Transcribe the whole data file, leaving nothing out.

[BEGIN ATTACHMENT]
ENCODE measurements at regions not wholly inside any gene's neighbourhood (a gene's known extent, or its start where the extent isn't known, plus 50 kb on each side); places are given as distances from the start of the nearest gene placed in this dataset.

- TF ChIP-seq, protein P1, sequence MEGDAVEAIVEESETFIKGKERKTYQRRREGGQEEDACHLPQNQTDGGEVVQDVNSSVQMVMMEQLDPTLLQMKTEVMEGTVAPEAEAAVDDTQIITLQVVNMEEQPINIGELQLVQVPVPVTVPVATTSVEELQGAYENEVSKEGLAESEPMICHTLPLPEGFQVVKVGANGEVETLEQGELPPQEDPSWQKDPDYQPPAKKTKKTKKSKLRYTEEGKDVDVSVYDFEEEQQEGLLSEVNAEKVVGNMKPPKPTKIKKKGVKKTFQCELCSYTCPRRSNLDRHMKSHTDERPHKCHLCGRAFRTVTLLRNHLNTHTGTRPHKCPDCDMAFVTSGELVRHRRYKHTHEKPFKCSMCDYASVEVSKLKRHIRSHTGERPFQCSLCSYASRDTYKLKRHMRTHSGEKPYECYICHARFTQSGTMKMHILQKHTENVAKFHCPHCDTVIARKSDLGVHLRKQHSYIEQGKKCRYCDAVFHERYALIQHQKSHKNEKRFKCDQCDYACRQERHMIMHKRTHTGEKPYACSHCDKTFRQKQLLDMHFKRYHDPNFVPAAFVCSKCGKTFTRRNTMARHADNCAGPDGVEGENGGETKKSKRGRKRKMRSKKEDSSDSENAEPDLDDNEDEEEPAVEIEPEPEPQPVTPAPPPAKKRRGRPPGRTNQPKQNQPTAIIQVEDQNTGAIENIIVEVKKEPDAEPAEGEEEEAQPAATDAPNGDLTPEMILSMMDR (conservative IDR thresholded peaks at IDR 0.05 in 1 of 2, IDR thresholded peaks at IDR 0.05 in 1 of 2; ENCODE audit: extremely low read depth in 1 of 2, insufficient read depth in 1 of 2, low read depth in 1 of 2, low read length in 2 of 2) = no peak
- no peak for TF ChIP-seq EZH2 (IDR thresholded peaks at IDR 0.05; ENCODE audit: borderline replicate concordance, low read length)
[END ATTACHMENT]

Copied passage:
ENCODE measurements at regions not wholly inside any gene's neighbourhood (a gene's known extent, or its start where the extent isn't known, plus 50 kb on each side); places are given as distances from the start of the nearest gene placed in this dataset.

- TF ChIP-seq, protein P1, sequence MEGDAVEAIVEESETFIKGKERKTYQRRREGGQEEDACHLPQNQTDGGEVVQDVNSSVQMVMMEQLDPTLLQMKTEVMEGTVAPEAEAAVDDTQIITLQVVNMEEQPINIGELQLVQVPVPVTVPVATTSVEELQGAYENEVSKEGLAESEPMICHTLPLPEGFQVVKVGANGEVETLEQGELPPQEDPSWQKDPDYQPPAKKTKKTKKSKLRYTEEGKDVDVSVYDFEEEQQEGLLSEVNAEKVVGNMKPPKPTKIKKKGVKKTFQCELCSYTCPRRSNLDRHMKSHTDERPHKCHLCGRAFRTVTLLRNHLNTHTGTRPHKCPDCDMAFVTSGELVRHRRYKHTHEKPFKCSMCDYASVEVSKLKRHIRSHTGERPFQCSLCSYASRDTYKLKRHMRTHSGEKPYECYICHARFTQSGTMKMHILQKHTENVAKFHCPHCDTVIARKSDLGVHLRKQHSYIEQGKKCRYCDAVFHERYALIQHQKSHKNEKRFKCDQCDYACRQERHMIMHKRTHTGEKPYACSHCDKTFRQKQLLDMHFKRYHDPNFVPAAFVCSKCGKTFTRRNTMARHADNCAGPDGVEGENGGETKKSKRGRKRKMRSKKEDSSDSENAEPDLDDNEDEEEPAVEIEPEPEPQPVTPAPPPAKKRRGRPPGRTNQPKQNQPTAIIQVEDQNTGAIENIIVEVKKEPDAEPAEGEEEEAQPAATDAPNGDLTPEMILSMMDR (conservative IDR thresholded peaks at IDR 0.05 in 1 of 2, IDR thresholded peaks at IDR 0.05 in 1 of 2; ENCODE audit: extremely low read depth in 1 of 2, insufficient read depth in 1 of 2, low read depth in 1 of 2, low read length in 2 of 2) = no peak
- no peak for TF ChIP-seq EZH2 (IDR thresholded peaks at IDR 0.05; ENCODE audit: borderline replicate concordance, low read length)